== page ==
As BP oil spill fight continues, more areas closed to the public
As efforts continue to stop the flow from the BP oil spill, areas used for recreation and fishing are being closed to public access. It's a blow to recreational and commercial fishing businesses.
With confirmed sightings of oil across a 50-mile chain of islands that line Louisiana’s Southwestern coast, the National Oceanic and Atmospheric Association (NOAA) has ordered the affected area closed to public entry. The agency also expanded an earlier ban on fishing in the area east of the Mississippi River.
Last Sunday, NOAA announced a ten-day ban on all recreational and commercial fishing between the mouth of the Mississippi River and Florida’s Pensacola Bay. That set off alarms for the state’s fishing industry, which is the second largest in the US, producing up to 25 percent of the total domestic seafood in the lower 48 states. Commercial fishermen harvested more than 1 billion pounds of finfish and shellfish in 2008.
The Chandeleur Islands chain represents the first shorelines to receive oil from the April 20 BP oil spill and tanker collapse that NOAA says is releasing 210,000 gallons of oil per day into the Gulf of Mexico. The US Fish and Wildlife Service closed the islands Friday after sightings showed oil on both sides of the chain’s southern half.
The expanding ban now applies to about 4.5 percent of total Gulf waters under federal jurisdiction. However, for fisheries the area is also among the most fertile areas for bountiful catches, which is why both Louisiana and Mississippi are pressing NOAA to declare a fisheries disaster.
Recovery efforts have yet to fully prevent the daily discharge of oil from the underwater wells. Emergency response efforts like the use of chemical dispersants are proving controversial because little is known about the compounds used and what, if any, effect they may present for marine life.
Surface burning was ineffective earlier in the week due to multiple days of rainstorms and harsh winds, which recently subsided.
“We’re very thankful for the [clear] weather, it’s responsible for probably our most productive days,” said US Coast Guard Rear Adm. Mary Landry at a press conference Friday. To date about 9,000 barrels of oil have been burned, Adm. Landry said.
Recovery booms are being placed along the coast to capture the oil before it moves inward. Although the booms collected over 50,000 barrels of oil-infested water, BP Chief Operating Officer Doug Suttles admitted that “skimming operations are not efficient” because they depend on how concentrated the oil is in the water. Mr. Suttles said it is likely that 90 percent of what was collected this week is water.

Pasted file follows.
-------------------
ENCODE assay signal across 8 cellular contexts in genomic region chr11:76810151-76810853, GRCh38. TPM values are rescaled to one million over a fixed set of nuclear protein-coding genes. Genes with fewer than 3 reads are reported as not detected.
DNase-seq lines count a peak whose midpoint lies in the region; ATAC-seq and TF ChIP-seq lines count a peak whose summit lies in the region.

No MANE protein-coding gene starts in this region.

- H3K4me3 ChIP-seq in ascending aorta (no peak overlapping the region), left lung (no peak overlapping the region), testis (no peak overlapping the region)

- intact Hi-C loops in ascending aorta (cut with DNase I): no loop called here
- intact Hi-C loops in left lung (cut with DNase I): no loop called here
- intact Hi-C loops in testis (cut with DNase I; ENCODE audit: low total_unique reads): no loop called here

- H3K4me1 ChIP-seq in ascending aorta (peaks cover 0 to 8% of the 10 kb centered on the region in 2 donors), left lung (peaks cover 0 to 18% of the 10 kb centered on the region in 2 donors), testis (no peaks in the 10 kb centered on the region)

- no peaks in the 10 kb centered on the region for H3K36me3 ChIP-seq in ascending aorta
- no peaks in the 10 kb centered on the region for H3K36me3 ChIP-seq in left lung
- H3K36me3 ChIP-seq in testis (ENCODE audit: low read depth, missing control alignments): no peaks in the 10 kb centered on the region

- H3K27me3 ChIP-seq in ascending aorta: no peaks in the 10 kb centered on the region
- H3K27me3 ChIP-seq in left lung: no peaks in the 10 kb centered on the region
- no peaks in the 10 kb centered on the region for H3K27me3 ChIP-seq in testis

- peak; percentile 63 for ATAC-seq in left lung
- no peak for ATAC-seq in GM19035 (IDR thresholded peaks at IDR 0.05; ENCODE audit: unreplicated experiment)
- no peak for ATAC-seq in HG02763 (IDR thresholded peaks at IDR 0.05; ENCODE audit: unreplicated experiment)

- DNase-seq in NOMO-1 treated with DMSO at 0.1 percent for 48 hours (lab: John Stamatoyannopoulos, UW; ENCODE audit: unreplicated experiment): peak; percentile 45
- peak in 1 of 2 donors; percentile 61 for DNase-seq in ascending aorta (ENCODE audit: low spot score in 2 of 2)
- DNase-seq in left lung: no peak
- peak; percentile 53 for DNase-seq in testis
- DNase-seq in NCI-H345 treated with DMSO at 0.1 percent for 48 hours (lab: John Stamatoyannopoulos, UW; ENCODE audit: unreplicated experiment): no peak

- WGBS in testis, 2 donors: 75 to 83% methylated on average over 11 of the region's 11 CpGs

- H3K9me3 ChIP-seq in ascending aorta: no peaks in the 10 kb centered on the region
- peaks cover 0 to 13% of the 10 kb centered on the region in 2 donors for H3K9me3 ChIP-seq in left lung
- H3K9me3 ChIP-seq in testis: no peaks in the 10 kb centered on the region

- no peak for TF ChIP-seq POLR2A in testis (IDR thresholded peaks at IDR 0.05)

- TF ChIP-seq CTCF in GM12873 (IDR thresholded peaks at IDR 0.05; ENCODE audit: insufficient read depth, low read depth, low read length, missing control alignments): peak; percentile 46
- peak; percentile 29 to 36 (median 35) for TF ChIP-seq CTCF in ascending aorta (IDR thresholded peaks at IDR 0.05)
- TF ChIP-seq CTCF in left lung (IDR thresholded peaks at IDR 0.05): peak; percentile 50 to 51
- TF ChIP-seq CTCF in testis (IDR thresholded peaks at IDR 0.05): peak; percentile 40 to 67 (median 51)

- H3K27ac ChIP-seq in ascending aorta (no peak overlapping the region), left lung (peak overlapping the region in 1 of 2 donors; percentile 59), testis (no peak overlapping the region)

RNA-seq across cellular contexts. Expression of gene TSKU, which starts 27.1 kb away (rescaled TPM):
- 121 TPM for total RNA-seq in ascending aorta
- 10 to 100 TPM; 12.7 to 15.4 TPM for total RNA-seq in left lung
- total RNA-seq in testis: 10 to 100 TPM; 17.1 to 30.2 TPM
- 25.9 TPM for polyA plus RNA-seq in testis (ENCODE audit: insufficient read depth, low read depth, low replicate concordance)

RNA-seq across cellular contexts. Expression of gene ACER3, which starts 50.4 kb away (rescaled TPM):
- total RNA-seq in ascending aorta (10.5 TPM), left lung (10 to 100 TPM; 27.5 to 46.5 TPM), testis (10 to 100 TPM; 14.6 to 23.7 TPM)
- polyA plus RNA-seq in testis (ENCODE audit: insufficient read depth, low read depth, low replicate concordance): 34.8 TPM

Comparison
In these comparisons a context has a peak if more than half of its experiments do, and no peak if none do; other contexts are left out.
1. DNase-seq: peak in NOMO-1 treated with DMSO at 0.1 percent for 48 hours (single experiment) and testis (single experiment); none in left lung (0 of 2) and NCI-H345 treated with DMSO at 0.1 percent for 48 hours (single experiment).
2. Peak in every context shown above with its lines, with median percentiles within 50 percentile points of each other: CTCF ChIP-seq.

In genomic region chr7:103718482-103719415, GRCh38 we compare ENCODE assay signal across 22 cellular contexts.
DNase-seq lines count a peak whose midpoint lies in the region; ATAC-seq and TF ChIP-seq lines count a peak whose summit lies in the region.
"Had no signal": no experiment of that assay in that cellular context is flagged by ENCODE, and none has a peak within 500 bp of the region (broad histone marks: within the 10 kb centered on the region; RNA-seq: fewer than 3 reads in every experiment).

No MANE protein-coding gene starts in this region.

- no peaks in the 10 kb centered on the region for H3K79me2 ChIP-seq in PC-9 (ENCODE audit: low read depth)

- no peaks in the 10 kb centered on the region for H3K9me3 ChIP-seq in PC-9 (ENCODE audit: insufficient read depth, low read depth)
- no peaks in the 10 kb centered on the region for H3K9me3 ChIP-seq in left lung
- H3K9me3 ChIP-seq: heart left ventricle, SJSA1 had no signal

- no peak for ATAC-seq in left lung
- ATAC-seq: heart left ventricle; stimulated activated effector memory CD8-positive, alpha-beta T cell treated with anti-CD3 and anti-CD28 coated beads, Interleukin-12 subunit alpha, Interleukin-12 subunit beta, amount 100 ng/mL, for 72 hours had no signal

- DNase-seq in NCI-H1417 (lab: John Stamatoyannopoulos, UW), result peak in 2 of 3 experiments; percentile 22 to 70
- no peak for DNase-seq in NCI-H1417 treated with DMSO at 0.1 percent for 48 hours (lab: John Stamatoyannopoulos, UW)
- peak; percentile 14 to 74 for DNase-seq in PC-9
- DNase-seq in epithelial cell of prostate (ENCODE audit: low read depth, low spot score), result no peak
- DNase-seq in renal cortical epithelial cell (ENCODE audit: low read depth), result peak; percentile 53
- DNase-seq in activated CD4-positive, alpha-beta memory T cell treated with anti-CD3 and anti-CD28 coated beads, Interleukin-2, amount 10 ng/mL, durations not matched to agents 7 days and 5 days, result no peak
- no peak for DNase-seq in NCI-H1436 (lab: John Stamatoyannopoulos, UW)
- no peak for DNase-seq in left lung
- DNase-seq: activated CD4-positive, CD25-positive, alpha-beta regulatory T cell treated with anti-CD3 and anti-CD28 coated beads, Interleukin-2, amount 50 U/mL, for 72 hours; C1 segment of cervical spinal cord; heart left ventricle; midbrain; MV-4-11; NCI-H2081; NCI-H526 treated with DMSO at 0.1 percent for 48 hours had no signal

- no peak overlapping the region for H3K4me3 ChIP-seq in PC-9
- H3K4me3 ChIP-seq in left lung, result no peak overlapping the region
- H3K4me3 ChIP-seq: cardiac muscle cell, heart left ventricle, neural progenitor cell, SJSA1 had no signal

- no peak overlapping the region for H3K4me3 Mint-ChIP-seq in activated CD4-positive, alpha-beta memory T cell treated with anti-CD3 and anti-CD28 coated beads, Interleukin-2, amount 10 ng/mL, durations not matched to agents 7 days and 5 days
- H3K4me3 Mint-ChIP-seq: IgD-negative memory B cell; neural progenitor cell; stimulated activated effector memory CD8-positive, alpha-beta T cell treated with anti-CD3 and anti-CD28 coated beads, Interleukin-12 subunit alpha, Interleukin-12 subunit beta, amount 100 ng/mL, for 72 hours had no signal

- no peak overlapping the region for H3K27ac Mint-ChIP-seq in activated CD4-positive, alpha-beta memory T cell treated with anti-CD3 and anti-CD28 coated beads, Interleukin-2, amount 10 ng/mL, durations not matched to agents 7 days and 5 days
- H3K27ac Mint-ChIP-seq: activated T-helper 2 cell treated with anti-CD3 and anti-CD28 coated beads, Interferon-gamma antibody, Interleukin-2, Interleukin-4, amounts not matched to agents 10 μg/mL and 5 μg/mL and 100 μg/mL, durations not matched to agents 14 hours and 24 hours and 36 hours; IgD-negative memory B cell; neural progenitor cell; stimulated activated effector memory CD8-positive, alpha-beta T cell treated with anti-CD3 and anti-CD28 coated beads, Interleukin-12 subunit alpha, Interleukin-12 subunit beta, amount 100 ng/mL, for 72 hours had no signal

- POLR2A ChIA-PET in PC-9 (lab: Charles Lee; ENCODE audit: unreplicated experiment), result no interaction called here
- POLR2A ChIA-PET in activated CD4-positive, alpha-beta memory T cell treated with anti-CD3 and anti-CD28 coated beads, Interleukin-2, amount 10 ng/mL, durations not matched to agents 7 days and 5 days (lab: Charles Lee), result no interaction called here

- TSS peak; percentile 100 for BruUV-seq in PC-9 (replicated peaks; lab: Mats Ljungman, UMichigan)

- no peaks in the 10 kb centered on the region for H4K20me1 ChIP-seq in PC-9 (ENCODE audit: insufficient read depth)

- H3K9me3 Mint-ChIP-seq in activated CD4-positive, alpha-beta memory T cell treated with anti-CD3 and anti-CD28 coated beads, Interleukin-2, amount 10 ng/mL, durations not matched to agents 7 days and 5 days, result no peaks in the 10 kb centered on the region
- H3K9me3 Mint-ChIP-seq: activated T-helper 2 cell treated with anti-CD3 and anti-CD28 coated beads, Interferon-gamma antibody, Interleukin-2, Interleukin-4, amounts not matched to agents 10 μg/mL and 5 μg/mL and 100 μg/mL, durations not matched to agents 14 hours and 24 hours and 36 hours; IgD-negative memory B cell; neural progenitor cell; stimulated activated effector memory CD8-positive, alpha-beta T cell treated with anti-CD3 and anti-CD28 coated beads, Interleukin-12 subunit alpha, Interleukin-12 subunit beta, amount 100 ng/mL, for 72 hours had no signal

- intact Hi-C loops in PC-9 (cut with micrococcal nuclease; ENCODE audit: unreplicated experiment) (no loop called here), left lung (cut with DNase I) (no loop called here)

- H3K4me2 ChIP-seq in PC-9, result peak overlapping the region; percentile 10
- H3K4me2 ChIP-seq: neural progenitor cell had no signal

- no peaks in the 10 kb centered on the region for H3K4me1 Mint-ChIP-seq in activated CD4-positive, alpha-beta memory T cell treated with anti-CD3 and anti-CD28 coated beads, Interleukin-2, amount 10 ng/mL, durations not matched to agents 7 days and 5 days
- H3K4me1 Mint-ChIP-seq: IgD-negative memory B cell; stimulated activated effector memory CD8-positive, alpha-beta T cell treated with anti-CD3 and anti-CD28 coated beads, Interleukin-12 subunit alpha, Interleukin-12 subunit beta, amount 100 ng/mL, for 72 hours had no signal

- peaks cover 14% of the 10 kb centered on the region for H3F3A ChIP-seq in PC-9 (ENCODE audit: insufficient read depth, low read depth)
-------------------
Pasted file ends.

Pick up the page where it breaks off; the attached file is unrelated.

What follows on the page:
The latest technology being used is a four-story containment dome, which was placed into the water on the way to the ocean’s floor Thursday to stop the oil from spreading.
Adm. Landry warned that the dome “is not the final solution” or a substitute for “cementing and closing off this well.” She added that because the technology is experimental, there will likely be complications. Already it is known the dome will only be placed over a single leak. If successful, a second dome will be constructed to cover the remaining leak.
“This is going to take a few days. It may or may not work,” she said.
Besides a call for Senate hearings and talk from the White House about raising the liability cap required by BP to cover damages to local communities, federal officials are stepping up pressure on the oil industry by demanding safety inspections of 30 deepwater facilities that operate in Gulf waters. The results of the inspection will be issued soon, Landry said.
On Thursday US Interior Secretary Ken Salazar announced a three-week halt to all new oil drilling permits. However the ban does not affect an existing permit for Shell Oil to begin offshore oil drilling in Alaska’s Chukchi Sea in July.
Environmental groups cheered news of the moratorium but said it did not go far enough, and they criticized President Obama’s decision in March to open up offshore drilling in Alaska, the eastern Gulf, and the Atlantic Coast.
Shipping through the Mississippi River continues at full speed, despite the oil spill.
The coast guard has constructed facilities near the river’s mouth to spray all vessels of possible oil contaminant as they pass through.
“They haven’t had to clean a ship yet,” says Robert Scafidel, executive director of the St. Bernard Port, Harbor and Terminal District, about 15 miles outside New Orleans. “We don’t want to see the coast with oil. But right now it looks like the deepwater vessels are clean.”